Troubleshooting x86 desktop apps
The ARM64 SDK is now available as part of Visual Studio 15.8 Preview 1. We recommend that you recompile your app to ARM64 so that your app runs at full native speed. For more info, see the Early preview of Visual Studio support for Windows 10 on ARM development blog post.
If an x86 desktop app doesn't work the way it does on an x86 machine, here's some guidance to help you troubleshoot.
|Your app relies on a driver that isn't designed for ARM.||Recompile your x86 driver to ARM64. See Building ARM64 Drivers with the WDK.|
|Your app is available only for x64.||If you develop for Microsoft Store, submit an ARM version of your app. For more info, see App package architectures. If you're a Win32 developer, we recommend you recompile your app to ARM64. For more info see Early preview of Visual Studio support for Windows 10 on ARM development.|
|Your app uses an OpenGL version later than 1.1 or requires hardware-accelerated OpenGL.||Use the DirectX mode of the app, if it's available. x86 apps that use DirectX 9, DirectX 10, DirectX 11, and DirectX 12 will work on ARM. For more info, see DirectX Graphics and Gaming.|
|Your x86 app does not work as expected.||Try using the Compatibility Troubleshooter by following guidance from Program Compatibility Troubleshooter on ARM. For some other troubleshooting steps, see the Troubleshooting x86 apps on ARM article.|
Best practices for WOW
One common problem occurs when an app discovers that it's running under WOW and then assumes that it is on an x64 system. Having made this assumption, the app may do the following:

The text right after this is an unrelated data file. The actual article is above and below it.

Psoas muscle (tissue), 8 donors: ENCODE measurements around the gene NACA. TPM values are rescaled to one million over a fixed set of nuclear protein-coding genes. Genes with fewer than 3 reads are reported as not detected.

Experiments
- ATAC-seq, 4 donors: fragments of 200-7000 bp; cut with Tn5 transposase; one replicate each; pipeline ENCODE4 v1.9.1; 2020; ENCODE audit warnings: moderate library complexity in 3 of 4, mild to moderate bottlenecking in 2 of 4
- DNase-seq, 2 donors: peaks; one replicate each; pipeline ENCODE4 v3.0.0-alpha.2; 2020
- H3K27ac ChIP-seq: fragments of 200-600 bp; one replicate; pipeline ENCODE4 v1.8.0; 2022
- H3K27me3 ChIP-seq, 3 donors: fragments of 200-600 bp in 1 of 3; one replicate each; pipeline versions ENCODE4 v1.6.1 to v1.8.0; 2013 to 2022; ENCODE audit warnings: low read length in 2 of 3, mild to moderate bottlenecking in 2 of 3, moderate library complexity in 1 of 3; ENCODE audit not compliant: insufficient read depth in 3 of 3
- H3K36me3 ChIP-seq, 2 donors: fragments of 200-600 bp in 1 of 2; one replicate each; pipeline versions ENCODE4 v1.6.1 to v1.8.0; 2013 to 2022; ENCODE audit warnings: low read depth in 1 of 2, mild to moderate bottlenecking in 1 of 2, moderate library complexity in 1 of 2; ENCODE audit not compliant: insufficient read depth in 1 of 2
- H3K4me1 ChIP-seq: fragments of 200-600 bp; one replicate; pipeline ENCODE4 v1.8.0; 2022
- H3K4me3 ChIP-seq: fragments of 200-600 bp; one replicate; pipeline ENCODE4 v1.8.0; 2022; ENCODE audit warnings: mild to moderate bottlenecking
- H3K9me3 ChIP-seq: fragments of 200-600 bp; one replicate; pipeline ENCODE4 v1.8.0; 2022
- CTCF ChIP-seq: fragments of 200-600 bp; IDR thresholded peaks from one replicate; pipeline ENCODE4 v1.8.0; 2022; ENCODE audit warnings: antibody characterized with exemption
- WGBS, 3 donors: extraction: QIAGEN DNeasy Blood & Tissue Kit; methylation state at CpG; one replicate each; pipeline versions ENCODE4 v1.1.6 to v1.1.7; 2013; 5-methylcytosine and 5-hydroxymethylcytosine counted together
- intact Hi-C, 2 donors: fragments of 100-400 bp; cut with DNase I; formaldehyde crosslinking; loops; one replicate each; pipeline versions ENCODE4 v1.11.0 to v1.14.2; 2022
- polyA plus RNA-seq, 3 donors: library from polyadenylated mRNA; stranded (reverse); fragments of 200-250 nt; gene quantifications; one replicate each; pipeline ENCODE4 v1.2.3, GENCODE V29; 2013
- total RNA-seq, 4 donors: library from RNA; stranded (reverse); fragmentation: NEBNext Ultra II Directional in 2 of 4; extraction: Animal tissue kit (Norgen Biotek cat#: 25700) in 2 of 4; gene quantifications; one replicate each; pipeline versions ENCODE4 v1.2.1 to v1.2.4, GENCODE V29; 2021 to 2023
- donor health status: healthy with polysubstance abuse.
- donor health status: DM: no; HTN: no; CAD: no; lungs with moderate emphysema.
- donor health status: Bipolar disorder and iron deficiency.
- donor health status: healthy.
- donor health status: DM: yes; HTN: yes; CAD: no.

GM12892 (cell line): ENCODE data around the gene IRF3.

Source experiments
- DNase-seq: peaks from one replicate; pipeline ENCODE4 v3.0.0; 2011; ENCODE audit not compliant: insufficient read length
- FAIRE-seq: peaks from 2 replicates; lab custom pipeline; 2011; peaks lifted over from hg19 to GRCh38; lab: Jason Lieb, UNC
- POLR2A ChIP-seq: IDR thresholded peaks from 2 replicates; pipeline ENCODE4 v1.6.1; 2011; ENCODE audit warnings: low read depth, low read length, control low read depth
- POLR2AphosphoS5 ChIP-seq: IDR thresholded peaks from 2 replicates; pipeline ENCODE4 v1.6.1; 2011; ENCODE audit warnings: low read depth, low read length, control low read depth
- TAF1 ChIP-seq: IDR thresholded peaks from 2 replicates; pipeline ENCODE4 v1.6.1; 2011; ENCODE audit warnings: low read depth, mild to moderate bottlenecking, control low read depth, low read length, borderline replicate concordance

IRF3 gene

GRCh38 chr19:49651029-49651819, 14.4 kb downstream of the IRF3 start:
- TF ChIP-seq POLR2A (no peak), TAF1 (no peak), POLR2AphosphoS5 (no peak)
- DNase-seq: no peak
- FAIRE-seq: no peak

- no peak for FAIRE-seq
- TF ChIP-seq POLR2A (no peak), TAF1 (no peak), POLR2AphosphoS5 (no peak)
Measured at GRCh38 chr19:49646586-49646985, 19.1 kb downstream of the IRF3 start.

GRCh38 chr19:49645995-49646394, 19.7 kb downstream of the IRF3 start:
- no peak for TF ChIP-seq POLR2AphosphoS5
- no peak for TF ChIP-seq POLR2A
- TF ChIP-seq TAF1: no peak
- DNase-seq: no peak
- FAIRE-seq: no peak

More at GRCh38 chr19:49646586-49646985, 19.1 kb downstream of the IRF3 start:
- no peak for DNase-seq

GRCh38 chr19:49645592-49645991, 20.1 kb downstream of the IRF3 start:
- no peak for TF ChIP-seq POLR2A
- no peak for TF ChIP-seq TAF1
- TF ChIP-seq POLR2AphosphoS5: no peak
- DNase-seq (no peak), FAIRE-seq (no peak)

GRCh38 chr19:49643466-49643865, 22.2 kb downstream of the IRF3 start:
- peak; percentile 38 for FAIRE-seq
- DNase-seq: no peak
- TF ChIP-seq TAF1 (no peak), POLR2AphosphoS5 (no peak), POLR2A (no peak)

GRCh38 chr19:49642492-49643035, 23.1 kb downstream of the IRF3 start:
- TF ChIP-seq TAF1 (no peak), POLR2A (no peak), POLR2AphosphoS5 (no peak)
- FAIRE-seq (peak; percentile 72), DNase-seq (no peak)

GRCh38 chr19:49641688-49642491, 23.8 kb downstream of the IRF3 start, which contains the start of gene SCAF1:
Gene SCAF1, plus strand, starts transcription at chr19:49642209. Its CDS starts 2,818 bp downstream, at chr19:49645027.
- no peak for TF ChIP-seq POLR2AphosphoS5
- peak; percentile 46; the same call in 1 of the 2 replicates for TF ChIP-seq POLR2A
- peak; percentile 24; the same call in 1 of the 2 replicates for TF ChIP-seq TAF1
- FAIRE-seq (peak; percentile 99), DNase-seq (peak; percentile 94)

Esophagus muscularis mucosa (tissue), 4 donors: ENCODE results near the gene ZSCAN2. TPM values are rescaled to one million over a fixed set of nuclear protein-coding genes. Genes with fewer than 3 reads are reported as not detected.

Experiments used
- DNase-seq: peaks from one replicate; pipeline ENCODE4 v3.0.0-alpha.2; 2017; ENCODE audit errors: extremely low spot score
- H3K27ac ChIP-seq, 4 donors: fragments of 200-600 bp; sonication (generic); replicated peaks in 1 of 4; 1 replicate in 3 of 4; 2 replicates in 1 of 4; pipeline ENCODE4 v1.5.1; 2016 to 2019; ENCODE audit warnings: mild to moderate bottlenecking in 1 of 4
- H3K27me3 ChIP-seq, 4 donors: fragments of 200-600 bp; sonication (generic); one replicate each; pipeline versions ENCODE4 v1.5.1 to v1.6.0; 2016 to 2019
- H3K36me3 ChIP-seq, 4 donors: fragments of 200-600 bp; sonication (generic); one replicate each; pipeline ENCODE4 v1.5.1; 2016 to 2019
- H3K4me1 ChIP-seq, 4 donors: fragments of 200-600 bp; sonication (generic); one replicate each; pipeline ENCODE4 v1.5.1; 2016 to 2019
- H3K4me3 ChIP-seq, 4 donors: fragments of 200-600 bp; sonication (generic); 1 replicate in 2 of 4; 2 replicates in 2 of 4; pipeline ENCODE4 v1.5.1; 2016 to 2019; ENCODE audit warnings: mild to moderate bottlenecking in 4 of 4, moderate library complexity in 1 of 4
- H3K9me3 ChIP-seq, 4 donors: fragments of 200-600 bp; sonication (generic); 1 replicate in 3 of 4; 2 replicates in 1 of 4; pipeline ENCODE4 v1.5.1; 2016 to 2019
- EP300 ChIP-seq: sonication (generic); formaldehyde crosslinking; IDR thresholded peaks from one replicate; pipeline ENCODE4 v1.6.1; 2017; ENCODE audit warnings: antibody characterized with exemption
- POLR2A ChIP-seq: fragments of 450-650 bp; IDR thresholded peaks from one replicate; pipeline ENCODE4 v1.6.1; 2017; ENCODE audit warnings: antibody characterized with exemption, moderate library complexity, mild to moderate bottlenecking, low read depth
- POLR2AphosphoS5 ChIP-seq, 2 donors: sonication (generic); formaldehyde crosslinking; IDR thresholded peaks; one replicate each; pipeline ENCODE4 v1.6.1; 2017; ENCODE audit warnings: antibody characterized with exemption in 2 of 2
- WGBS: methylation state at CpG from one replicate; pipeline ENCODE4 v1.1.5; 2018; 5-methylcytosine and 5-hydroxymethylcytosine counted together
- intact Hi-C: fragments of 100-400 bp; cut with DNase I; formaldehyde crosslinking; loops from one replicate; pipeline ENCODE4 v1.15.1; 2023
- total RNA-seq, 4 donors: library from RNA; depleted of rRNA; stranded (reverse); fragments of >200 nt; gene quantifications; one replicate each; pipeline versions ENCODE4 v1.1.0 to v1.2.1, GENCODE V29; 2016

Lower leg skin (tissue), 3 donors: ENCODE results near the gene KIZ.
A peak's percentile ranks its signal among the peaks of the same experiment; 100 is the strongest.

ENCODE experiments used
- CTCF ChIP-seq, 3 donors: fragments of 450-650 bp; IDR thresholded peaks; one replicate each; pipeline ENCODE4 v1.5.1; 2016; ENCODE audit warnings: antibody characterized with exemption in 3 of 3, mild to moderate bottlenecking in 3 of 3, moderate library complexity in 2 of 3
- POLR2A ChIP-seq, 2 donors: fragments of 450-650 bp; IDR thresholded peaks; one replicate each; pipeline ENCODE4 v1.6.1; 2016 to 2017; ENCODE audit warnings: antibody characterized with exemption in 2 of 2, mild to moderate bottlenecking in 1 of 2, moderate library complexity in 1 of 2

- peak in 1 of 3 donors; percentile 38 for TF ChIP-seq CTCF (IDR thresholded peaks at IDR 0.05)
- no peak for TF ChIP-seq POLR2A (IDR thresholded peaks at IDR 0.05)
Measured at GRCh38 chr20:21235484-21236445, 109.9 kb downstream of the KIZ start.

- Try to install the x64 version of itself, which isn't supported on ARM.
- Check for other software under the native registry view.
- Assume that a 64-bit .NET framework is available.
Generally, an app should not make assumptions about the host system when it is determined to run under WOW. Avoid interacting with native components of the OS as much as possible.
An app may place registry keys under the native registry view, or perform functions based on the presence of WOW. The original IsWow64Process indicates only whether the app is running on an x64 machine. Apps should now use IsWow64Process2 to determine whether they're running on a system with WOW support.
All kernel-mode drivers, User-Mode Driver Framework (UMDF) drivers, and print drivers must be compiled to match the architecture of the OS. If an x86 app has a driver, then that driver must be recompiled for ARM64. The x86 app may run fine under emulation however, its driver will need to be recompiled for ARM64 and any app experience that depends on the driver will not be available. For more info about compiling your driver for ARM64, see Building ARM64 Drivers with the WDK.
Apps that try to hook Windows components or load their DLLs into Windows processes will need to recompile those DLLs to match the architecture of the system; i.e. ARM64. Typically, these are used by input method editors (IMEs), assistive technologies, and shell extension apps (e.g. to show cloud storage icons in Explorer or a right click Context menu). To learn how to recompile your apps or DLLs to ARM64, see the Early preview of Visual Studio support for Windows 10 on ARM development blog post.
To investigate your app's behavior in more depth, see Debugging on ARM to learn more about tools and strategies for debugging on ARM.
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